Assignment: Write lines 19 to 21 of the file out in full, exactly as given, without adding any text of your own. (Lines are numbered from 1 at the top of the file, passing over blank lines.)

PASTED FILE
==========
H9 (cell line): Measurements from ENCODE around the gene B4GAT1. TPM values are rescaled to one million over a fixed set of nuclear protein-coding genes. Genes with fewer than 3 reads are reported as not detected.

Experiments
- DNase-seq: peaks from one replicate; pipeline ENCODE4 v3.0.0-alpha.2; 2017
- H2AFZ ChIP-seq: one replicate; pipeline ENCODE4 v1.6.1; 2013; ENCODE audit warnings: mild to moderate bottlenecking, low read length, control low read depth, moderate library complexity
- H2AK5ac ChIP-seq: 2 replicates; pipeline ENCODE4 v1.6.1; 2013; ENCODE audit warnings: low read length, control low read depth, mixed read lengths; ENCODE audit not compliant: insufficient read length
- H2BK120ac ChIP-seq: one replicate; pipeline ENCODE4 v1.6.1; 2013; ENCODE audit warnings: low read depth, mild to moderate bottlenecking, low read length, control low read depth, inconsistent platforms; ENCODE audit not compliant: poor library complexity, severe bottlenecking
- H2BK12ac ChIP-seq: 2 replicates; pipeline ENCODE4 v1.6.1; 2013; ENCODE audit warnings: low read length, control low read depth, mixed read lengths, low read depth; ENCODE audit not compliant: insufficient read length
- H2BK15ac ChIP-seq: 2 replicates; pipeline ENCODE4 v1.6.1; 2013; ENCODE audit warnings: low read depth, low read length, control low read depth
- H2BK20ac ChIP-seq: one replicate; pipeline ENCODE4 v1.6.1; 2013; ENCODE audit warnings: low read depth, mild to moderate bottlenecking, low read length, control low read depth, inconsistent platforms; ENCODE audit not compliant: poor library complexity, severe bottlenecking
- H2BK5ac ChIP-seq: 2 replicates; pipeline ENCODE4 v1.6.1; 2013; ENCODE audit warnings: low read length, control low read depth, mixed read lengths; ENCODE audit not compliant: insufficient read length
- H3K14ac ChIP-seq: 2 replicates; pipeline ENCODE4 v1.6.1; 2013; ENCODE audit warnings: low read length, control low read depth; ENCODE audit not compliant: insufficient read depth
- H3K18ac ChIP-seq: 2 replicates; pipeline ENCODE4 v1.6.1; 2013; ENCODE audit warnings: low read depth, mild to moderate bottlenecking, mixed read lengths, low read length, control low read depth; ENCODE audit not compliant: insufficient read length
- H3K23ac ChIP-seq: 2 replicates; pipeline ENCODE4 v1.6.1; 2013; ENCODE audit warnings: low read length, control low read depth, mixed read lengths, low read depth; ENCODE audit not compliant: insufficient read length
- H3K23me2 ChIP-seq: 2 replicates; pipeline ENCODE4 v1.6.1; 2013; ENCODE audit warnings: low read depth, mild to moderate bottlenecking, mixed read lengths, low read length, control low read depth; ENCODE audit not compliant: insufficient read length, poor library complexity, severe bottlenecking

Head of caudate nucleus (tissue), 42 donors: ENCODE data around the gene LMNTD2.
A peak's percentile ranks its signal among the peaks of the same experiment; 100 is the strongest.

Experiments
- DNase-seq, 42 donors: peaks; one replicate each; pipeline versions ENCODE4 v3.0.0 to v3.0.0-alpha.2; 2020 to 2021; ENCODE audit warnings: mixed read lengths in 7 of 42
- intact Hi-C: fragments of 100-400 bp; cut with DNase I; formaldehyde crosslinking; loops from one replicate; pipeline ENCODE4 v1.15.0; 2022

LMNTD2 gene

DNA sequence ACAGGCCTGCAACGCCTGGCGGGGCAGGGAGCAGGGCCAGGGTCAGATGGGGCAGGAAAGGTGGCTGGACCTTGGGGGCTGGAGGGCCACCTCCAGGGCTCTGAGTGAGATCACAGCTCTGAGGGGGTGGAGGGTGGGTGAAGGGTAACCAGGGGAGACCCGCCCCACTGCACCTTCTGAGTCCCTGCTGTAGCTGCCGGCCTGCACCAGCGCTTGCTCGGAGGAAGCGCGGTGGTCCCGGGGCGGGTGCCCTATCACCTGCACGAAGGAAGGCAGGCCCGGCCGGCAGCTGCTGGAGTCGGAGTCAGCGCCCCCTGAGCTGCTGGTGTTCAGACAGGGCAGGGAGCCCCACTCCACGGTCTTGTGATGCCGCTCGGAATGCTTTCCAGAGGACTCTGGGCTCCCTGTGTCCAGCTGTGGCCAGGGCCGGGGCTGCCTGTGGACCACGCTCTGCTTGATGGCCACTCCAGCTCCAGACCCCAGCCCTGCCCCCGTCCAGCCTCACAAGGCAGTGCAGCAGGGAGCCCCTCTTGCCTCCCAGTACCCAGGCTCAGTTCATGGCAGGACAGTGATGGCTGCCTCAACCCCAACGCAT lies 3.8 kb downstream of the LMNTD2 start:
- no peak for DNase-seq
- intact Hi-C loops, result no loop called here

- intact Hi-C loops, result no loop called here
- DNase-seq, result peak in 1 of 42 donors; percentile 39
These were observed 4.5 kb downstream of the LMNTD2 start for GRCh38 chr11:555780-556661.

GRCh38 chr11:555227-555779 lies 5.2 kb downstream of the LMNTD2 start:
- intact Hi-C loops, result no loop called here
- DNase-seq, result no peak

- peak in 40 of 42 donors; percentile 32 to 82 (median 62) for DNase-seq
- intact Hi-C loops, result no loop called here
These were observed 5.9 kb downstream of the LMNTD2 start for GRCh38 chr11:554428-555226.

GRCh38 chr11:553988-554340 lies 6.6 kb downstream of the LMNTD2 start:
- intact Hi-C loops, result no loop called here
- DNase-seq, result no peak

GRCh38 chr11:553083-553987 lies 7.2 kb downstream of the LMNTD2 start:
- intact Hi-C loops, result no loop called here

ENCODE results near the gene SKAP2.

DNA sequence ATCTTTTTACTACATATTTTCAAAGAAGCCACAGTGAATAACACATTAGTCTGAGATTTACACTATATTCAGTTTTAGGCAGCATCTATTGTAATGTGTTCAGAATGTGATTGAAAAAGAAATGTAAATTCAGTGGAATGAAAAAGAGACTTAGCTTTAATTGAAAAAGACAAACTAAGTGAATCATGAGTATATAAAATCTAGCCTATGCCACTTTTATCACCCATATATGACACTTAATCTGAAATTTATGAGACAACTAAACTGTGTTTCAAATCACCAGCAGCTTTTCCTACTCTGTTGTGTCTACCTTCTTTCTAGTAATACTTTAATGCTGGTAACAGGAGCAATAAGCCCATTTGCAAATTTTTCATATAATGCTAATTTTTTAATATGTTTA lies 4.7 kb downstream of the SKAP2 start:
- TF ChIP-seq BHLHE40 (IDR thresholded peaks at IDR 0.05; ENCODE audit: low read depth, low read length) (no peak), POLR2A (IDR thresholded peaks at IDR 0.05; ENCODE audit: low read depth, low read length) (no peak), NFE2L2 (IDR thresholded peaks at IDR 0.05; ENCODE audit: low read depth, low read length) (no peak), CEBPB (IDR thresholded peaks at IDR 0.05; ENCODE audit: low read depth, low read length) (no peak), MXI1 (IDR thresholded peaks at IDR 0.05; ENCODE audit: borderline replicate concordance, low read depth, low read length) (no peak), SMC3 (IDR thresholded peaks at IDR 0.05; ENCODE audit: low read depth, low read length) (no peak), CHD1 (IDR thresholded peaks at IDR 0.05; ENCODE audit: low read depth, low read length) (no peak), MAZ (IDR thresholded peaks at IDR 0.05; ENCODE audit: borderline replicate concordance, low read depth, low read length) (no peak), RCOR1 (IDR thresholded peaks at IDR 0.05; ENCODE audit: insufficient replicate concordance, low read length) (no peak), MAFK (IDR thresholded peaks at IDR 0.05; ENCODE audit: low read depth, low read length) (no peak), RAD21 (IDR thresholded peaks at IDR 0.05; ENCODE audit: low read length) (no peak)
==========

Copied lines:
- intact Hi-C: fragments of 100-400 bp; cut with DNase I; formaldehyde crosslinking; loops from one replicate; pipeline ENCODE4 v1.15.0; 2022

LMNTD2 gene

DNA sequence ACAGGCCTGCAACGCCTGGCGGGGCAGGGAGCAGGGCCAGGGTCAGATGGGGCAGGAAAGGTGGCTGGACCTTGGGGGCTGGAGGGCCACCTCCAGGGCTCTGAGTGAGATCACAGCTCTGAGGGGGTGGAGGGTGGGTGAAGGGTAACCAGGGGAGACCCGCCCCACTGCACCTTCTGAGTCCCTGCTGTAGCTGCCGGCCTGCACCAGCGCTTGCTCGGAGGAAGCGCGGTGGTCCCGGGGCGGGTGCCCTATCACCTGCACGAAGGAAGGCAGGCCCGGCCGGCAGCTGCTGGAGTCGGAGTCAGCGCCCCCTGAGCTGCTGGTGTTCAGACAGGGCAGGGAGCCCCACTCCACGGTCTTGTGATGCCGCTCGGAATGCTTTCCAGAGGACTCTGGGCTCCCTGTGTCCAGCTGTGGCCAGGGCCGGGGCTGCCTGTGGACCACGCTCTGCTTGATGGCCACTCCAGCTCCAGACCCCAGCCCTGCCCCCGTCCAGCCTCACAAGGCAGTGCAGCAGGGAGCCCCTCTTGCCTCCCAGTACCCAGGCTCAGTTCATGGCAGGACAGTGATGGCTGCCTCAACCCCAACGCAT lies 3.8 kb downstream of the LMNTD2 start: